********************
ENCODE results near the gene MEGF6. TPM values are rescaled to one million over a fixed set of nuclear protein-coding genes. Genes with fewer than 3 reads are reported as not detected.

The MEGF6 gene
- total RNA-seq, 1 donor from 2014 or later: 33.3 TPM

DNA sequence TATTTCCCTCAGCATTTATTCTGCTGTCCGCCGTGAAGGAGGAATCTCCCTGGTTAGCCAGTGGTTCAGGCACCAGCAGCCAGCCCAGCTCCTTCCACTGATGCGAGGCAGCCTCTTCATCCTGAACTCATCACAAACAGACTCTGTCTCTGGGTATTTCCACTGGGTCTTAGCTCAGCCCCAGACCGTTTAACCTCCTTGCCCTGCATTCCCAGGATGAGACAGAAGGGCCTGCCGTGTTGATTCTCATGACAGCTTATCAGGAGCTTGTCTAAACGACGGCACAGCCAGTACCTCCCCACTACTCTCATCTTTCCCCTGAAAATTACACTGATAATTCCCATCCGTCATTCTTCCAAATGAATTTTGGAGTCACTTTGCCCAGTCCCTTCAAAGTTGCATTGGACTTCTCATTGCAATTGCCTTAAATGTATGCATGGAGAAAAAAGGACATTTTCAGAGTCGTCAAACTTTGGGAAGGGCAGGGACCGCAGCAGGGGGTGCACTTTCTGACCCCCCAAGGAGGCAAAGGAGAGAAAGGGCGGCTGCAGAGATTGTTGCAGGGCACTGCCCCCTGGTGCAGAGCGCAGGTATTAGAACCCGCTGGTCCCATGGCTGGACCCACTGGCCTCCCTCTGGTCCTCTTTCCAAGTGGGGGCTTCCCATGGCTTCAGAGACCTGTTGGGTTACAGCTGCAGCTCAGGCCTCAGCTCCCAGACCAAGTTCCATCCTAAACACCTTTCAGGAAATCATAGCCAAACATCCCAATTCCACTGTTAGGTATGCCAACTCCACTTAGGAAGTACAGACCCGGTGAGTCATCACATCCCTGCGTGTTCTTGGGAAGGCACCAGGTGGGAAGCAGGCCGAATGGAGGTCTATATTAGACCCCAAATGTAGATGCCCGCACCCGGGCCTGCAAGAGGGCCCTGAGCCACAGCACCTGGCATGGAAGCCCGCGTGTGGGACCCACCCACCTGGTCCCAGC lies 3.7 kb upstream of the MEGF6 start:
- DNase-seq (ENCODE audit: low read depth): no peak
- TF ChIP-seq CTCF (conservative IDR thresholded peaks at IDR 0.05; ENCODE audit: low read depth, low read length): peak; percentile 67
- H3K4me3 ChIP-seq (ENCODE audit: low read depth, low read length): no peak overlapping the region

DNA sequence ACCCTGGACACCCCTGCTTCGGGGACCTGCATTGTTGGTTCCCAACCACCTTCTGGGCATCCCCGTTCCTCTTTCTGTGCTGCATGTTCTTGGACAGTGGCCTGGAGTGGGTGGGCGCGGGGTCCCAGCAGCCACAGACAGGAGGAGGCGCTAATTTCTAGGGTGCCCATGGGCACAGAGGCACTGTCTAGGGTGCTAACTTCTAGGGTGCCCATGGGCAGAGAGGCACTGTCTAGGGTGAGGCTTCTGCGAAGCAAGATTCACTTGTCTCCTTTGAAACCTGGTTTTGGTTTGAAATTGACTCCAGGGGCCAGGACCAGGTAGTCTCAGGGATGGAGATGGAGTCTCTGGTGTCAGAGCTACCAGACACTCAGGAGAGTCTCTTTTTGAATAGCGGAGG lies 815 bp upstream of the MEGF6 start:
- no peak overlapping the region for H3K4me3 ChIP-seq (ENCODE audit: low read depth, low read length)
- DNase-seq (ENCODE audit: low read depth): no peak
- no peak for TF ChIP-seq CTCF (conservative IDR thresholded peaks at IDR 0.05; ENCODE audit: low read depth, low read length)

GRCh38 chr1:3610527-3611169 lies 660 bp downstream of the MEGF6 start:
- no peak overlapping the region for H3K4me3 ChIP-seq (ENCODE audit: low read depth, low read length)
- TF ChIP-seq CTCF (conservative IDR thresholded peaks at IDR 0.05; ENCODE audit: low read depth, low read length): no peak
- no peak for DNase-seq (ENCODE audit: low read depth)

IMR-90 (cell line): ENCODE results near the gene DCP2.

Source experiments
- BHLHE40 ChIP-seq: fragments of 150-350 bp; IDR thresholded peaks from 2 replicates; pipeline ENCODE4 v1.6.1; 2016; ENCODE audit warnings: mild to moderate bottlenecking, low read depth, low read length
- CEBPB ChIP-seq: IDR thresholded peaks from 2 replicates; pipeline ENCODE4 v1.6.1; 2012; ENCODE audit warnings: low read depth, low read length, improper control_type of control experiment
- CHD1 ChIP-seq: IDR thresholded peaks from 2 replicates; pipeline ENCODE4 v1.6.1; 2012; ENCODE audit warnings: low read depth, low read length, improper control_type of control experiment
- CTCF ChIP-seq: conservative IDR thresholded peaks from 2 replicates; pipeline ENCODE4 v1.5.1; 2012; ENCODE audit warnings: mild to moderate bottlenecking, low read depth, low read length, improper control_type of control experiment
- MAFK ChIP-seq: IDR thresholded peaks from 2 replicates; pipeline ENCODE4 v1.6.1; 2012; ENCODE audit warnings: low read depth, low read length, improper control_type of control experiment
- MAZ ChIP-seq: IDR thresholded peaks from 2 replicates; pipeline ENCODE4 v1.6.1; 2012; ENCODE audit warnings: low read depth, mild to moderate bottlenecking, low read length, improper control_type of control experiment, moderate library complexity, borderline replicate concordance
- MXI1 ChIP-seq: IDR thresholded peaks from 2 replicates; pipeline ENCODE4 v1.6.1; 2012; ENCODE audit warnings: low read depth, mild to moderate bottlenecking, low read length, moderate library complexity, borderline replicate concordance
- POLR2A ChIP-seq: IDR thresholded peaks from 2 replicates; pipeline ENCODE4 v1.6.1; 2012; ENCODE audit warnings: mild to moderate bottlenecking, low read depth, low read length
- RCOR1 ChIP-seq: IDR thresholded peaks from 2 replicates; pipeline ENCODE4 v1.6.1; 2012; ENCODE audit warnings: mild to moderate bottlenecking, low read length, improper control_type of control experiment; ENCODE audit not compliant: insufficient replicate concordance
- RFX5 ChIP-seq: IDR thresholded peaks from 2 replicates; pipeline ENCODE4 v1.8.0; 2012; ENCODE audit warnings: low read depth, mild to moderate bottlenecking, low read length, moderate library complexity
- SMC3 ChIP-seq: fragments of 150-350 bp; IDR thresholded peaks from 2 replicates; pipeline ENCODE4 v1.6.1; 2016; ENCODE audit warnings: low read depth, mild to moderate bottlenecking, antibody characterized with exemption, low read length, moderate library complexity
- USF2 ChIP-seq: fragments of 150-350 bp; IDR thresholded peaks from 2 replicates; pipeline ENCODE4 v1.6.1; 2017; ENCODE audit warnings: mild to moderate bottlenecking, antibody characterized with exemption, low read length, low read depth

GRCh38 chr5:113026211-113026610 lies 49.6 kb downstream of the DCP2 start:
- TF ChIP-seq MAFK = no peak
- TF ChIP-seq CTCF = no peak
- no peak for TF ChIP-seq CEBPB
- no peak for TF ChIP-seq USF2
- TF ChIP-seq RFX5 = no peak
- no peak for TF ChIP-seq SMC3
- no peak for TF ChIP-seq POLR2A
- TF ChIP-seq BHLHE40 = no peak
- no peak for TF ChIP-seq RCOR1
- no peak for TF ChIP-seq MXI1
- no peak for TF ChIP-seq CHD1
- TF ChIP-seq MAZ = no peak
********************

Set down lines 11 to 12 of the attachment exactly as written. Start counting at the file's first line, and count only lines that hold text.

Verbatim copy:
- no peak for TF ChIP-seq CTCF (conservative IDR thresholded peaks at IDR 0.05; ENCODE audit: low read depth, low read length)

GRCh38 chr1:3610527-3611169 lies 660 bp downstream of the MEGF6 start: